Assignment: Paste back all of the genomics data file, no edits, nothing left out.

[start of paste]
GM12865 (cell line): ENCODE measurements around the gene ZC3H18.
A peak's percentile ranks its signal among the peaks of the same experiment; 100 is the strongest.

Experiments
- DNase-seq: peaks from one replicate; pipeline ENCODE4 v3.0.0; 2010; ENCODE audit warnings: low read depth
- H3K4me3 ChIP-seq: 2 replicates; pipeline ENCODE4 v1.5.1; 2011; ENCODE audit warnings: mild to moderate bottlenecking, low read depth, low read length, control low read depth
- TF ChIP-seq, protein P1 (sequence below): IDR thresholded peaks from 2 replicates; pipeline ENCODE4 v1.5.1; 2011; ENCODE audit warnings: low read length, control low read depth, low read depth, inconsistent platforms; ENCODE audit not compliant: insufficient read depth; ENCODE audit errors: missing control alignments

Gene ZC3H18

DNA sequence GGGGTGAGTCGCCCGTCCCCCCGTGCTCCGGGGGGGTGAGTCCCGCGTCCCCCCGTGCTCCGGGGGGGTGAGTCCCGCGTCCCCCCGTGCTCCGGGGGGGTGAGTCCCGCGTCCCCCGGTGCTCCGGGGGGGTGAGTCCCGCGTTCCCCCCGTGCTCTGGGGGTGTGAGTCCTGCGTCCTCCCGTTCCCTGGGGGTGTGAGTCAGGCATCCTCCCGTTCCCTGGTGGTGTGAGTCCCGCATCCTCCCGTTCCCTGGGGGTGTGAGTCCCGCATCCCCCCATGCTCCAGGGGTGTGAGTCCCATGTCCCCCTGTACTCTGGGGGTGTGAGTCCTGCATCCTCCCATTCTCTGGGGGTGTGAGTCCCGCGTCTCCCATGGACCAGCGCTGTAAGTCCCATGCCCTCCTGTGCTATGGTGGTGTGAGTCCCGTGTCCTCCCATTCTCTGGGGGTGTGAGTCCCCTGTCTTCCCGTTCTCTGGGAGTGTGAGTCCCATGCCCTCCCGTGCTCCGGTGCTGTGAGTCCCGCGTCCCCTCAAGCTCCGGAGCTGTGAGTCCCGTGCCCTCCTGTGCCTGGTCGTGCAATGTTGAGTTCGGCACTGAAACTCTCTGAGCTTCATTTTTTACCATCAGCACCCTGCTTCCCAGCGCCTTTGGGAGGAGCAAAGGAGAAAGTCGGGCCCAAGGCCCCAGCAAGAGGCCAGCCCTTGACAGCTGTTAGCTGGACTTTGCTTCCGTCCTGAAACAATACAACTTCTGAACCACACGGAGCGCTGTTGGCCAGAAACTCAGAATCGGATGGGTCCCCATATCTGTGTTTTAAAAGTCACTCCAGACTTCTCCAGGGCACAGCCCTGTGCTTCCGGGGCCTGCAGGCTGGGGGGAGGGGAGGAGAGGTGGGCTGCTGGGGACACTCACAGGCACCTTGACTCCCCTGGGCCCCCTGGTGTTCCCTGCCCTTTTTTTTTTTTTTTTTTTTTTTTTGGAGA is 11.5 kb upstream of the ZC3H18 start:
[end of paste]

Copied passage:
GM12865 (cell line): ENCODE measurements around the gene ZC3H18.
A peak's percentile ranks its signal among the peaks of the same experiment; 100 is the strongest.

Experiments
- DNase-seq: peaks from one replicate; pipeline ENCODE4 v3.0.0; 2010; ENCODE audit warnings: low read depth
- H3K4me3 ChIP-seq: 2 replicates; pipeline ENCODE4 v1.5.1; 2011; ENCODE audit warnings: mild to moderate bottlenecking, low read depth, low read length, control low read depth
- TF ChIP-seq, protein P1 (sequence below): IDR thresholded peaks from 2 replicates; pipeline ENCODE4 v1.5.1; 2011; ENCODE audit warnings: low read length, control low read depth, low read depth, inconsistent platforms; ENCODE audit not compliant: insufficient read depth; ENCODE audit errors: missing control alignments

Gene ZC3H18

DNA sequence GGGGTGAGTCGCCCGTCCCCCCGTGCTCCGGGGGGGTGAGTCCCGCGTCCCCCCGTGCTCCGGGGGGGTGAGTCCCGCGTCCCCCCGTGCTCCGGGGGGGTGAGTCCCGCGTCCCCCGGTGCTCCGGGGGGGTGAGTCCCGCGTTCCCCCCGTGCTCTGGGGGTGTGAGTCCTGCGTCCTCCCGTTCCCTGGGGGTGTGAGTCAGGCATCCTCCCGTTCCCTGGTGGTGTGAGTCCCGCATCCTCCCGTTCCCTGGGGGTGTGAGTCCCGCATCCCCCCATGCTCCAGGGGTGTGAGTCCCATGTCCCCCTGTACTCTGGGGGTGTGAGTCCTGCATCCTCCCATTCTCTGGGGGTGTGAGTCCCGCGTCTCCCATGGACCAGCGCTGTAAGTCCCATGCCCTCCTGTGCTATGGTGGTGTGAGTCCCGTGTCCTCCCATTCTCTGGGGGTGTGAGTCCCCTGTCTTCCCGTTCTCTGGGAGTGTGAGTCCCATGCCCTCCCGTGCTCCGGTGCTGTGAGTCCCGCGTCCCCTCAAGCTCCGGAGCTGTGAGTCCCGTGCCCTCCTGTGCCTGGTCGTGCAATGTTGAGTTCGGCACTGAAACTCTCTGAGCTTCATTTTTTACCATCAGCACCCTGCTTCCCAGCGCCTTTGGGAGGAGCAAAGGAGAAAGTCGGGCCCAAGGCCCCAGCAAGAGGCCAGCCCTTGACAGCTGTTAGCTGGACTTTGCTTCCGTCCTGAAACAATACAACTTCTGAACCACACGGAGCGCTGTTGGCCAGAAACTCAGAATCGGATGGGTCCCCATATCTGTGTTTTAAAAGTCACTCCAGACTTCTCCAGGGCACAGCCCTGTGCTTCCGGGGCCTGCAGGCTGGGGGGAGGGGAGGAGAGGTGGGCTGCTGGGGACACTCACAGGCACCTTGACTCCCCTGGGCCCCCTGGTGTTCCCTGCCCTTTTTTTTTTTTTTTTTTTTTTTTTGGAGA is 11.5 kb upstream of the ZC3H18 start: